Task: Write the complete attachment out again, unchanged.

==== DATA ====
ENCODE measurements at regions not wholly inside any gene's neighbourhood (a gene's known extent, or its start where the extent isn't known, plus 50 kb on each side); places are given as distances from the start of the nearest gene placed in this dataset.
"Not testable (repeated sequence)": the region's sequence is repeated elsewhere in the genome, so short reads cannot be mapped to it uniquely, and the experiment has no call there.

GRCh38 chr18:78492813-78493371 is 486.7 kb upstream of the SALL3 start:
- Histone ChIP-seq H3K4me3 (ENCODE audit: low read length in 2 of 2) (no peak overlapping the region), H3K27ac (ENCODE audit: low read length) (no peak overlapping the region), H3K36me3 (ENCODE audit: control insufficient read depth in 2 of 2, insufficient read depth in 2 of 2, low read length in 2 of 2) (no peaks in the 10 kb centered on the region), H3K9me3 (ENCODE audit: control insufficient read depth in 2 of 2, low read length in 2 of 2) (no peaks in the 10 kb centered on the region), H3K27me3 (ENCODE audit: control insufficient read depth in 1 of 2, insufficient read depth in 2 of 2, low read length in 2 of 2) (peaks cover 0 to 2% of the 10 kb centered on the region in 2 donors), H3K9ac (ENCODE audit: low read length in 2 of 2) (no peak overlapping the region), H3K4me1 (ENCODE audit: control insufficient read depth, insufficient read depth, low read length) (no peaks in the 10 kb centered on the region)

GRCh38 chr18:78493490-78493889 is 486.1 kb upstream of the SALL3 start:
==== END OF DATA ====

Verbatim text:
ENCODE measurements at regions not wholly inside any gene's neighbourhood (a gene's known extent, or its start where the extent isn't known, plus 50 kb on each side); places are given as distances from the start of the nearest gene placed in this dataset.
"Not testable (repeated sequence)": the region's sequence is repeated elsewhere in the genome, so short reads cannot be mapped to it uniquely, and the experiment has no call there.

GRCh38 chr18:78492813-78493371 is 486.7 kb upstream of the SALL3 start:
- Histone ChIP-seq H3K4me3 (ENCODE audit: low read length in 2 of 2) (no peak overlapping the region), H3K27ac (ENCODE audit: low read length) (no peak overlapping the region), H3K36me3 (ENCODE audit: control insufficient read depth in 2 of 2, insufficient read depth in 2 of 2, low read length in 2 of 2) (no peaks in the 10 kb centered on the region), H3K9me3 (ENCODE audit: control insufficient read depth in 2 of 2, low read length in 2 of 2) (no peaks in the 10 kb centered on the region), H3K27me3 (ENCODE audit: control insufficient read depth in 1 of 2, insufficient read depth in 2 of 2, low read length in 2 of 2) (peaks cover 0 to 2% of the 10 kb centered on the region in 2 donors), H3K9ac (ENCODE audit: low read length in 2 of 2) (no peak overlapping the region), H3K4me1 (ENCODE audit: control insufficient read depth, insufficient read depth, low read length) (no peaks in the 10 kb centered on the region)

GRCh38 chr18:78493490-78493889 is 486.1 kb upstream of the SALL3 start: